Plans & Pricing

Learn more about our documents and how they can help protect your loved ones.

FastWill's Pland & Pricing

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Individual plans
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  • Icon Check Last Will & Testament

    Your final wishes for your possessions, dependents, and arrangements.

  • Icon Check Advanced Care Directive

    Specify your preferences for healthcare and medical treatment to be used as guidance if you are ever unable to make decisions.

  • Icon Check Power of Attorney

    Assign someone, (an agent) to manage your personal, financial, and medical affairs if you are away or incapacitated.

Last Will
and Testament

What is a Last Will and Testament?

Last Will and Testament

A Last Will and Testament is a legal document that communicates a person's final wishes before they pass. It provides specific instructions for who will take care of your children, what will happen to your possessions, and how you’d like to be cared for. This document serves as the cornerstone behind any estate plan as it saves both time and money for your loved ones.

Who needs a Last Will and Testament?

If your married, have children, or own anything valuable, you need a Will to save your loved ones of time and money during an already difficult time.

What happens if I don’t have a last Will and Testament?

In the legal world, dying without a will is called dying “intestate.” If you die instestate, your local probate court will then decide how to distribute your assets. The court will attempt to mimic your final wishes, however, your actual wishes remain unknown. Nearly 70% of Americans are at risk of this because they don’t have an up-to-date Will.

Advanced Care

What are Advanced Care Directives?

Advanced Care Directives

Advance directives are a series legal documents that provide instructions for medical care that come into effect if you cannot communicate your own wishes. Think of your advance directives as living documents that you review at least once each year and update if a major life event occurs such as retirement, moving out of state, or a significant change in your health.

Living Will
Living Will

A living will is a written, legal document that spells out medical treatments you would and would not want to be used to keep you alive, as well as your preferences for other medical decisions, such as pain management or organ donation. In determining your wishes, think about your values.

Health Care Proxy
Health Care Proxy

A health care proxy is a document that names someone you trust as your proxy, or agent, to express your wishes and make health care decisions for you if you are unable to speak for yourself.

Nonhospital Order Not to Resuscitate
Nonhospital Order Not to Resuscitate

A do-not-resuscitate order, or DNR order, is a medical order written by a doctor. It instructs health care providers not to do cardiopulmonary resuscitation (CPR) if a patient's breathing stops or if the patient's heart stops beating.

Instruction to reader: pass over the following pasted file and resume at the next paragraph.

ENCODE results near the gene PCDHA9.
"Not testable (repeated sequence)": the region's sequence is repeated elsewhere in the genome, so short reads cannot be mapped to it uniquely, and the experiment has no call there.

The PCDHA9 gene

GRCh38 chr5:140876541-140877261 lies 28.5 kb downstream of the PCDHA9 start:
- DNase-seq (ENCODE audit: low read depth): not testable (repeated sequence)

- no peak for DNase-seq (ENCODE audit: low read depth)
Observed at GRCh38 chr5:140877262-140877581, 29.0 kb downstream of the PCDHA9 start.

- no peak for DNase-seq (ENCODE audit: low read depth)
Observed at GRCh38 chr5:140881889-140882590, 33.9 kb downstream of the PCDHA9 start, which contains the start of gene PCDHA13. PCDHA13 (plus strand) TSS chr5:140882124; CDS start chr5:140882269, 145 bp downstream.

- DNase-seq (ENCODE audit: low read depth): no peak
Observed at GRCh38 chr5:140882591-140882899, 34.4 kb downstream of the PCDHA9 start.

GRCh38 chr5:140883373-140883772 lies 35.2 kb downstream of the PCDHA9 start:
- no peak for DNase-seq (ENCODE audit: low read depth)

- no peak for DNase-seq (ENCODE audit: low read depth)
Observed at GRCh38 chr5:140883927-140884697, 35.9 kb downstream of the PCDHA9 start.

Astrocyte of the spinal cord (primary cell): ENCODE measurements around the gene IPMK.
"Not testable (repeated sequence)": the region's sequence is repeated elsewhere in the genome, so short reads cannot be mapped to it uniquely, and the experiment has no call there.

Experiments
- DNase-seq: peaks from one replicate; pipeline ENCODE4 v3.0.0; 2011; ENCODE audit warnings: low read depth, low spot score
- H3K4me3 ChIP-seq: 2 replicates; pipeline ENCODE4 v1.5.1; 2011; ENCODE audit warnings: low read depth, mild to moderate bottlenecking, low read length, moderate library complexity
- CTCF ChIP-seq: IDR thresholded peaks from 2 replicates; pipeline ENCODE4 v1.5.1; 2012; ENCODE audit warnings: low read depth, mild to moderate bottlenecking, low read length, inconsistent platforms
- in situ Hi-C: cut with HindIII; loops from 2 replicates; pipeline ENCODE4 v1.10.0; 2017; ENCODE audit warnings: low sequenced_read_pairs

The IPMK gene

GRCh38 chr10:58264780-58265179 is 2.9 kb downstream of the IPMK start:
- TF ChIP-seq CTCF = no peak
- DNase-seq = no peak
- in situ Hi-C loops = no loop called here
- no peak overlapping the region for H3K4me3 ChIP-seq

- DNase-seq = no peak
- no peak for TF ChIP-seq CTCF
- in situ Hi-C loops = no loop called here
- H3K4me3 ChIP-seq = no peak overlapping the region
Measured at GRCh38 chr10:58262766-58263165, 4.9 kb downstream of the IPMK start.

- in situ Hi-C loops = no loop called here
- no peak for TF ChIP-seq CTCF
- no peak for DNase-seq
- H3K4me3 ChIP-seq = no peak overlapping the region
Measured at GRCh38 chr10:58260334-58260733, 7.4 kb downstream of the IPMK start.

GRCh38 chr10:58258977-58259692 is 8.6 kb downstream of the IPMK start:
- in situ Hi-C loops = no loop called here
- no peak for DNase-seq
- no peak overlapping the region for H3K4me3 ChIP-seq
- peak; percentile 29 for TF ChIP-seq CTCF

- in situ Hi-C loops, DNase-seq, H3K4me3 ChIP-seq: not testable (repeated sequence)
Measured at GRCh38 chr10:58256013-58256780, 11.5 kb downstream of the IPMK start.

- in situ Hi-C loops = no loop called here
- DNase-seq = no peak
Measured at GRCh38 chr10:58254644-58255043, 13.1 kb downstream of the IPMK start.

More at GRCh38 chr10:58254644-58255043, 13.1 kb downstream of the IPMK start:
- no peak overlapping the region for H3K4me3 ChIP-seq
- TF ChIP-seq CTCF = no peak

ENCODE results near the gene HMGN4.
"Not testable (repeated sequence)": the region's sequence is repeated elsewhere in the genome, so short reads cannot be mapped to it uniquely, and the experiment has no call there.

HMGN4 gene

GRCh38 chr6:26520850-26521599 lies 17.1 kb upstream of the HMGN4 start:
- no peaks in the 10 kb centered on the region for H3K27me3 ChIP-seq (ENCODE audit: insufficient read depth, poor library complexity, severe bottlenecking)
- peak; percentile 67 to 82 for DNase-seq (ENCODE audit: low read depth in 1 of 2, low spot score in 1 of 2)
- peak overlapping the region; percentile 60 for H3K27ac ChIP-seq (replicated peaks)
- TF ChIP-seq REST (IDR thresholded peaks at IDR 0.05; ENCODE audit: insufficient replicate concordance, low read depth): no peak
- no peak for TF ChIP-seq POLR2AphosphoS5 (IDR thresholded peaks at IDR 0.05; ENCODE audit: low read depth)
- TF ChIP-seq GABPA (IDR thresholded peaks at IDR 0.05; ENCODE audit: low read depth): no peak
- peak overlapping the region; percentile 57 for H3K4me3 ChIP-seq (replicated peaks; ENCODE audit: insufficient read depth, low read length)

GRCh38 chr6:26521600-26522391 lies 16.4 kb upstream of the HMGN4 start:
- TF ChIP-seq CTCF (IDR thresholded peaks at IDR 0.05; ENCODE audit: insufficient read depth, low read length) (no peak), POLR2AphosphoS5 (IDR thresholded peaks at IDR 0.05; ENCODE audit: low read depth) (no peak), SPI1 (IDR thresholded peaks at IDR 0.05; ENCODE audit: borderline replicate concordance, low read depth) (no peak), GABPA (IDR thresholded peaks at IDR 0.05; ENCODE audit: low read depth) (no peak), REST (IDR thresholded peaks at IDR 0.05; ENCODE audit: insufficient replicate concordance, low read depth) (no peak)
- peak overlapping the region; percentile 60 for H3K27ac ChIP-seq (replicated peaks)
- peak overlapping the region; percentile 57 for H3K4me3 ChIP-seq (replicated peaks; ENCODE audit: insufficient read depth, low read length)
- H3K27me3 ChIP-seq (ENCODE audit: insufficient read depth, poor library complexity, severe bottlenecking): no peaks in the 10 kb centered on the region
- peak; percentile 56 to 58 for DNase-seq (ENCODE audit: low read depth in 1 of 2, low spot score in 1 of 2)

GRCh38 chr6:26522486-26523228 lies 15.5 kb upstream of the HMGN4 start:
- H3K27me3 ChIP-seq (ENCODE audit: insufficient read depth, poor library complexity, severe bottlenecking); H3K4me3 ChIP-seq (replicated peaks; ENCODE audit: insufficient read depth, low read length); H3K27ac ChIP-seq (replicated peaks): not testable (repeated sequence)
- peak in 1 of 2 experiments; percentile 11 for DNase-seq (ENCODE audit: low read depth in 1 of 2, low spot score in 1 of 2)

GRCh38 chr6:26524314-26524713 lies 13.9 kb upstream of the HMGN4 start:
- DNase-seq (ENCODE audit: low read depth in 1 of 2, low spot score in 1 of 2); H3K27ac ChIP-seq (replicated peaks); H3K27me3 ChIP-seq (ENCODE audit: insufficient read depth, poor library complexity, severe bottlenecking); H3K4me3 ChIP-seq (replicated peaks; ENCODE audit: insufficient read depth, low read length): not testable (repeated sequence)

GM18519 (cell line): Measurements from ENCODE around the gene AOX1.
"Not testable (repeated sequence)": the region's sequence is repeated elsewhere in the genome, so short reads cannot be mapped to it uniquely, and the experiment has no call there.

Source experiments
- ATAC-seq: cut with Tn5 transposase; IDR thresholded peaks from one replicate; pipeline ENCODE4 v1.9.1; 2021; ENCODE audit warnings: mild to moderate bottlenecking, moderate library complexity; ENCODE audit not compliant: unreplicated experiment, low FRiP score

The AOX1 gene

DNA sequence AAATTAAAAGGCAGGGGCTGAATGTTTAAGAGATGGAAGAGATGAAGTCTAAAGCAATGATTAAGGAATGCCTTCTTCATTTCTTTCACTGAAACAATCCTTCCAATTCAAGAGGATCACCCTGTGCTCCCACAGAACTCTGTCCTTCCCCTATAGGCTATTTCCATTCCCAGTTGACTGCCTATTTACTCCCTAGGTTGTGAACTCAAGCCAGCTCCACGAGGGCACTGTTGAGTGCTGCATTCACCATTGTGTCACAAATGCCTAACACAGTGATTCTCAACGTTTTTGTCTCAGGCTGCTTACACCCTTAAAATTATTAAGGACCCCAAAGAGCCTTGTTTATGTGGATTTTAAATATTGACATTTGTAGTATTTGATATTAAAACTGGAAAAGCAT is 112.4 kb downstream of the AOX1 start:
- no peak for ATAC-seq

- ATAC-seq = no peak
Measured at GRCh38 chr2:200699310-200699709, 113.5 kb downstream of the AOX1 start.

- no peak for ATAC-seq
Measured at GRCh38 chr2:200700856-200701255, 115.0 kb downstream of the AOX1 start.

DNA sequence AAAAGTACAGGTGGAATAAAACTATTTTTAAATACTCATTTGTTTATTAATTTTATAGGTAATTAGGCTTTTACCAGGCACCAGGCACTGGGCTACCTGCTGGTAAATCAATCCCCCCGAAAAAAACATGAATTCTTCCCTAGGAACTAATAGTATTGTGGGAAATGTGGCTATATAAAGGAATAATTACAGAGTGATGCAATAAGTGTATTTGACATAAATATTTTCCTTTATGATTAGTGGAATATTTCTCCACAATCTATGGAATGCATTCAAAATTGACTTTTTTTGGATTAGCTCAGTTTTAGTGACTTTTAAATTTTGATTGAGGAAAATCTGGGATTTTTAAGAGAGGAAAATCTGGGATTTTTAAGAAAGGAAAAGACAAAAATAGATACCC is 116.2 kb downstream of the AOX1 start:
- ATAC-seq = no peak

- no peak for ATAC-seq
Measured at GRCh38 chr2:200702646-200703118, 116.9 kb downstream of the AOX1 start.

Medical Orders for Life Sustaining Treatment (MOLST)
Medical Orders for Life Sustaining Treatment (MOLST)

The MOLST form is a set of medical orders for patients with advanced illness who might die within 1-2 years, require long-term care services, or wish to avoid and/or receive specific life-sustaining treatments now.

Who needs an Advance Care Directive?

Advance care planning is not just for people who are very old or ill. At any age, a medical crisis could leave you unable to communicate your own health care decisions. Planning now for your future health care can help ensure you get the medical care you want and that someone you trust will be there to make decisions for you.

What happens if you do not have an Advance Care Directive?

If you do not have an advance directive included in your estate plan, you’ll be unable to make medical decisions on your own behalf. When you pass, the state court will determine who will be in charge of your healthcare.

Power of Attorney

What is Power of Attorney

Power of Attorney

A Power of Attorney is a legal document that allows someone else to act on another's behalf in private affairs, business, or some other legal matter. A Power of Attorney can be used as a tool to help plan for the future, including the possibility that you’ll be unable to make important financial decisions due to dementia, traumatic brain injury, or another impairment that could affect your mental function.

Who needs a Power of Attorney?

Anyone who wants to permit another person to perform certain legal or financial acts on his or her behalf needs a Power of Attorney included in their estate plan.

What happens if I don’t have a Power of Attorney?

Without a power of attorney included in your estate plan, the court will appoint someone to take care of your medical, legal, and financial decisions for you. Having to make this decision in probate court can not only drain your loved ones of time and money but gives you no control over who’s acting on your behalf.

Let’s begin! First, what’s your name?

Your name that’s stated on your driver’s license, birth certificate, or passport.